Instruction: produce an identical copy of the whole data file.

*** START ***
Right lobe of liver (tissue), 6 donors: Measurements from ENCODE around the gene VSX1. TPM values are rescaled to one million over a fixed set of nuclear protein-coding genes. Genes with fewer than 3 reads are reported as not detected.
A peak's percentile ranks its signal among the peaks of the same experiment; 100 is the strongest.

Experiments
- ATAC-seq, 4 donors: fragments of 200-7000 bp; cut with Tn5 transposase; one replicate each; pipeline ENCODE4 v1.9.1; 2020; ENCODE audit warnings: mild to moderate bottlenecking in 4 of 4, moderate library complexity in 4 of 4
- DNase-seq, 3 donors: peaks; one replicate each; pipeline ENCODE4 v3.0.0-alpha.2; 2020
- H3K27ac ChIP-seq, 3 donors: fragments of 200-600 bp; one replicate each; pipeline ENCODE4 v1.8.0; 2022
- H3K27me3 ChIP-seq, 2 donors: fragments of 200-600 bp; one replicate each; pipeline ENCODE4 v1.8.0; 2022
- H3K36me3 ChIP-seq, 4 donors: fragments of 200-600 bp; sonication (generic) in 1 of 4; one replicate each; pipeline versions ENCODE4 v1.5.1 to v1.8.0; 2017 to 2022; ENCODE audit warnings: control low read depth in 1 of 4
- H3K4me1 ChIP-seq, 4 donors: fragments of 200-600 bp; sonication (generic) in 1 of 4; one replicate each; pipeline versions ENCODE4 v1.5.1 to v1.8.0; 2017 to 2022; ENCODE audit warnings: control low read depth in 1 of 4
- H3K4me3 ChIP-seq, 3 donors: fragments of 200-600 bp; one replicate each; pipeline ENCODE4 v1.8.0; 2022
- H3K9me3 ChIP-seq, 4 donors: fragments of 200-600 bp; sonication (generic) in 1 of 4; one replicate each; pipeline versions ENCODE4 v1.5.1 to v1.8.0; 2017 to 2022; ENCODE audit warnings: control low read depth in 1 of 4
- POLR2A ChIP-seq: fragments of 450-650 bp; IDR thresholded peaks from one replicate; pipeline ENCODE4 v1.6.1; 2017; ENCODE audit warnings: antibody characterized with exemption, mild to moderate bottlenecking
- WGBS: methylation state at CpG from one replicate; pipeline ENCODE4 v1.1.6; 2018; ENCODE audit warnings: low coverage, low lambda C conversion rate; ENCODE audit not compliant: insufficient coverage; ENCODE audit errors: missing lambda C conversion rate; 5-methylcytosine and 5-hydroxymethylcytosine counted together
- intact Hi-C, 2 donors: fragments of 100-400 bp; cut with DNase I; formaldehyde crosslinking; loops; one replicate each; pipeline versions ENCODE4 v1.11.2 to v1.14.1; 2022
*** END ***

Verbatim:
Right lobe of liver (tissue), 6 donors: Measurements from ENCODE around the gene VSX1. TPM values are rescaled to one million over a fixed set of nuclear protein-coding genes. Genes with fewer than 3 reads are reported as not detected.
A peak's percentile ranks its signal among the peaks of the same experiment; 100 is the strongest.

Experiments
- ATAC-seq, 4 donors: fragments of 200-7000 bp; cut with Tn5 transposase; one replicate each; pipeline ENCODE4 v1.9.1; 2020; ENCODE audit warnings: mild to moderate bottlenecking in 4 of 4, moderate library complexity in 4 of 4
- DNase-seq, 3 donors: peaks; one replicate each; pipeline ENCODE4 v3.0.0-alpha.2; 2020
- H3K27ac ChIP-seq, 3 donors: fragments of 200-600 bp; one replicate each; pipeline ENCODE4 v1.8.0; 2022
- H3K27me3 ChIP-seq, 2 donors: fragments of 200-600 bp; one replicate each; pipeline ENCODE4 v1.8.0; 2022
- H3K36me3 ChIP-seq, 4 donors: fragments of 200-600 bp; sonication (generic) in 1 of 4; one replicate each; pipeline versions ENCODE4 v1.5.1 to v1.8.0; 2017 to 2022; ENCODE audit warnings: control low read depth in 1 of 4
- H3K4me1 ChIP-seq, 4 donors: fragments of 200-600 bp; sonication (generic) in 1 of 4; one replicate each; pipeline versions ENCODE4 v1.5.1 to v1.8.0; 2017 to 2022; ENCODE audit warnings: control low read depth in 1 of 4
- H3K4me3 ChIP-seq, 3 donors: fragments of 200-600 bp; one replicate each; pipeline ENCODE4 v1.8.0; 2022
- H3K9me3 ChIP-seq, 4 donors: fragments of 200-600 bp; sonication (generic) in 1 of 4; one replicate each; pipeline versions ENCODE4 v1.5.1 to v1.8.0; 2017 to 2022; ENCODE audit warnings: control low read depth in 1 of 4
- POLR2A ChIP-seq: fragments of 450-650 bp; IDR thresholded peaks from one replicate; pipeline ENCODE4 v1.6.1; 2017; ENCODE audit warnings: antibody characterized with exemption, mild to moderate bottlenecking
- WGBS: methylation state at CpG from one replicate; pipeline ENCODE4 v1.1.6; 2018; ENCODE audit warnings: low coverage, low lambda C conversion rate; ENCODE audit not compliant: insufficient coverage; ENCODE audit errors: missing lambda C conversion rate; 5-methylcytosine and 5-hydroxymethylcytosine counted together
- intact Hi-C, 2 donors: fragments of 100-400 bp; cut with DNase I; formaldehyde crosslinking; loops; one replicate each; pipeline versions ENCODE4 v1.11.2 to v1.14.1; 2022